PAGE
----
So, Discovery is not only going to be a part of that, and not only they're going to build a mobile presence around that specific brand, but then also all the content that is developed from that relationship, then is part of the Discovery+ family as well. You can see how they're doing sort of a very Disney style move there. It's a bit of a page of the Disney playbook and taking that IP and then building a little bit more of a transactional business around that, participating in that transactional business via partnerships with some of their talent. I think there's plenty of potential there. I think it has all sorts of opportunities to work out. I can't help, and we talked about this, I think, a number of times over the years here at Fool HQ. I'm not saying this will happen, I could absolutely see a world where this company is owned by Walt Disney. This to me, just seems like, of all of the opportunities that they are for Disney; given that we know Disney is really building out this next-gen entertainment company, and focused on streaming in over the top. I'm not saying it's going to happen, Discovery is a $30 billion company, but a guy could dream, because I could absolutely see Disney coveting this, wanting it and going out, and getting it. If that happened, it wouldn't surprise me in the least.

Hill: I'm glad you mentioned the market cap because yes, Discovery right now, it's actually around a $25 billion, but given the way that they are going, yes $30 billion is probably where that conversation begins, but much bigger than what Disney paid for Pixar, or Marvel, or Lucasfilm. But we'll see and kudos to the people of Discovery. Jason Moser, who today is celebrating 11 years at The Motley Fool, cannot imagine this place without you, thank you, sir.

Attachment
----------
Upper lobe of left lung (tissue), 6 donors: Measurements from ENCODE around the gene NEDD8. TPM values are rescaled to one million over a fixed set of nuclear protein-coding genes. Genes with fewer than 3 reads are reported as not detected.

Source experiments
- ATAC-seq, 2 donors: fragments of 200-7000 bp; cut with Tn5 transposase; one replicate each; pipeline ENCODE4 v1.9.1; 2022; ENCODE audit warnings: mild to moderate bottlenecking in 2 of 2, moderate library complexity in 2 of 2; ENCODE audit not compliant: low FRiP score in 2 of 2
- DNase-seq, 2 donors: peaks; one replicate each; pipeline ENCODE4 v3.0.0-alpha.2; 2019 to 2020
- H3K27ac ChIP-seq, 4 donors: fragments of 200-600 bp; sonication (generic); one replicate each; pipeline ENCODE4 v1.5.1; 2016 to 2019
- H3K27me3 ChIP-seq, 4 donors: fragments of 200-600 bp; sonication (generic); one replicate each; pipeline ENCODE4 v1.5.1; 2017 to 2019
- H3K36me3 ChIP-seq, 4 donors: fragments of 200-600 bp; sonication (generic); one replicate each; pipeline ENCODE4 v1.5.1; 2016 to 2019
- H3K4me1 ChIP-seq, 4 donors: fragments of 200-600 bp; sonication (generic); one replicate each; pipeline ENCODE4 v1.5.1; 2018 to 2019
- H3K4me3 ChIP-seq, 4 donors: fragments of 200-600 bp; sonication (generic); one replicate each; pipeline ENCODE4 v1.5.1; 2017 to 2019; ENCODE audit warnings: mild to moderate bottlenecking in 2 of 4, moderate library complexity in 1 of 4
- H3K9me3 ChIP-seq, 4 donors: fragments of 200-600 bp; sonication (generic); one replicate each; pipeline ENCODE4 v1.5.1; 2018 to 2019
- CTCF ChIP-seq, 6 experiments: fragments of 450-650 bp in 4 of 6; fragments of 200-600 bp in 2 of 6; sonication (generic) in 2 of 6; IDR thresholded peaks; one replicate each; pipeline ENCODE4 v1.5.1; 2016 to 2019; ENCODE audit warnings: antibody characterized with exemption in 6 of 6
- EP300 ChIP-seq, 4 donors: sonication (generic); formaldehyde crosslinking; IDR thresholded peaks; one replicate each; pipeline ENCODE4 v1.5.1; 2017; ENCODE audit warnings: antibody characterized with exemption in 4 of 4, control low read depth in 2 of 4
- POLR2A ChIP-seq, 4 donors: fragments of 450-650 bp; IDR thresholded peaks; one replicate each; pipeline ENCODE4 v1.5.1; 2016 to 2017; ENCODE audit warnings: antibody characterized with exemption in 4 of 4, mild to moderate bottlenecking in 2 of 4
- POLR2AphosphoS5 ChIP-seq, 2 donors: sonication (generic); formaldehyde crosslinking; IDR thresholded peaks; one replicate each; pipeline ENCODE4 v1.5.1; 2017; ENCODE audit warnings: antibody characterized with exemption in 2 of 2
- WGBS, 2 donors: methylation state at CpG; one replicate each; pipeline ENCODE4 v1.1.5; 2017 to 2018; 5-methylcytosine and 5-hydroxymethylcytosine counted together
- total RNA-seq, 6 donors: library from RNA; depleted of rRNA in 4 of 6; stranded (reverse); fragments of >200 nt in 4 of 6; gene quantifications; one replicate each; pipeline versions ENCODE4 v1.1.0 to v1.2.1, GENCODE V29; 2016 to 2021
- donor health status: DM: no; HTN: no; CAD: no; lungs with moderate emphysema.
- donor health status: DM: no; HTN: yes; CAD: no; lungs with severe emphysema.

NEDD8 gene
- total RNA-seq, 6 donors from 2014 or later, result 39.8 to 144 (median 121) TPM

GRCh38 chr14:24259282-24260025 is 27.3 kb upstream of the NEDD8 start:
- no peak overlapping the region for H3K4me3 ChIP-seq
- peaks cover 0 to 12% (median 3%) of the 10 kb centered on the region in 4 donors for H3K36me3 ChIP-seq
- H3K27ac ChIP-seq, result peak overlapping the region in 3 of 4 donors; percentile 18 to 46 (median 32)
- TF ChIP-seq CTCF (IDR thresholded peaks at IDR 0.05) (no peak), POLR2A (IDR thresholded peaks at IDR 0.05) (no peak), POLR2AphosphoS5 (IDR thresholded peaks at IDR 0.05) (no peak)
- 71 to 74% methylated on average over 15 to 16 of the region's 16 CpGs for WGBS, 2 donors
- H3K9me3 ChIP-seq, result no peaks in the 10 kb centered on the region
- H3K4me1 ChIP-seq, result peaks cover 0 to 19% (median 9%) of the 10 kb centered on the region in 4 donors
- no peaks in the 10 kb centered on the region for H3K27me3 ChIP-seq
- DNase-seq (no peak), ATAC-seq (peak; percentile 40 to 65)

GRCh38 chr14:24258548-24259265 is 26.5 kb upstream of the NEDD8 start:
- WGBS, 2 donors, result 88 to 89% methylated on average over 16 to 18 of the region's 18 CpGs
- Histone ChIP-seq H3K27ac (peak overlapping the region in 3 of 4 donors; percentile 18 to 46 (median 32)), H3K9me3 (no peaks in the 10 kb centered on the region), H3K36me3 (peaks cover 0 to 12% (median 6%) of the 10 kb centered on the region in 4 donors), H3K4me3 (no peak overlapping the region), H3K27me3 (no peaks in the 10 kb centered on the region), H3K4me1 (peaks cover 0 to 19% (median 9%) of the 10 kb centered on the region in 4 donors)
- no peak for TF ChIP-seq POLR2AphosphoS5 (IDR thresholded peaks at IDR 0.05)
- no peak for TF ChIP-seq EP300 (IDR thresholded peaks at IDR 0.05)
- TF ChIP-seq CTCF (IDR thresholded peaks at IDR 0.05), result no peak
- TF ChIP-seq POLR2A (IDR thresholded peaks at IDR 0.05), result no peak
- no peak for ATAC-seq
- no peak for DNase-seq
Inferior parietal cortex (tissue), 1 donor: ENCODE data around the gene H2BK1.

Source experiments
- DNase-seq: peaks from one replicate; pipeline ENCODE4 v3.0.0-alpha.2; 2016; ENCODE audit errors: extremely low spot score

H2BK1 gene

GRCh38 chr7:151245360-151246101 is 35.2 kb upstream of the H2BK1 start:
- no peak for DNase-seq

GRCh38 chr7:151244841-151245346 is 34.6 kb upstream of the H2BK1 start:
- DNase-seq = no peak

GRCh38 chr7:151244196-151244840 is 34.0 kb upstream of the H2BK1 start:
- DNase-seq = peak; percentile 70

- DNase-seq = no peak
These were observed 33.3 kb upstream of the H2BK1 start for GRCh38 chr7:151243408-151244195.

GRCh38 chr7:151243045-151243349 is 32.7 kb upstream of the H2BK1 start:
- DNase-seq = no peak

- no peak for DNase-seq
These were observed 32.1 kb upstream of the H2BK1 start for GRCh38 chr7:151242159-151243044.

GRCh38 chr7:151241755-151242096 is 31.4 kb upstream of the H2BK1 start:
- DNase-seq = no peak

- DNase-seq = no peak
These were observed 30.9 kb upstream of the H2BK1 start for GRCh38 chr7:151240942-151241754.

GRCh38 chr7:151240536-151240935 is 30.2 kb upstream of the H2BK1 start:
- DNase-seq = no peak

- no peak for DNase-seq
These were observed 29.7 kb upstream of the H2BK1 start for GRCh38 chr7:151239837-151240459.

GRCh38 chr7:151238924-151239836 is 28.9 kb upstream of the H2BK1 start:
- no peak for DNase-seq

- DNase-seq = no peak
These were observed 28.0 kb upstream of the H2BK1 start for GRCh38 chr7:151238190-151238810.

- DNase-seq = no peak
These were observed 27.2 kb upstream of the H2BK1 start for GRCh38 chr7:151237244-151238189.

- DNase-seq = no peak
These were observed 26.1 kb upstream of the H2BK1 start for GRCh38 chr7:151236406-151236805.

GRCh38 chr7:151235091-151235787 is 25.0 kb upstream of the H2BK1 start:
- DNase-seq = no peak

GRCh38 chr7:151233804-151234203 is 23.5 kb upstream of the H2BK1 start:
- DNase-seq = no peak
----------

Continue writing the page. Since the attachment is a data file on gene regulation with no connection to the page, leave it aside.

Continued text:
Moser: Thanks, man. Thank you very much, kind words. It's a pleasure to be able to work with folks like you every day.

Hill: As always, people on the program may have interest in the stocks they talk about, and The Motley Fool may have a formal recommendation for or against, so don't buy or sell stocks based solely on what you hear. That's going to do it for this edition of MarketFoolery, the show is mixed by Dan Boyd. I'm Chris Hill, thanks for listening, we'll see you tomorrow.

This article represents the opinion of the writer, who may disagree with the “official” recommendation position of a Motley Fool premium advisory service. We’re motley! Questioning an investing thesis -- even one of our own -- helps us all think critically about investing and make decisions that help us become smarter, happier, and richer.

Recent Deals

Interested in advertising your deals? Contact Edwin Warfield.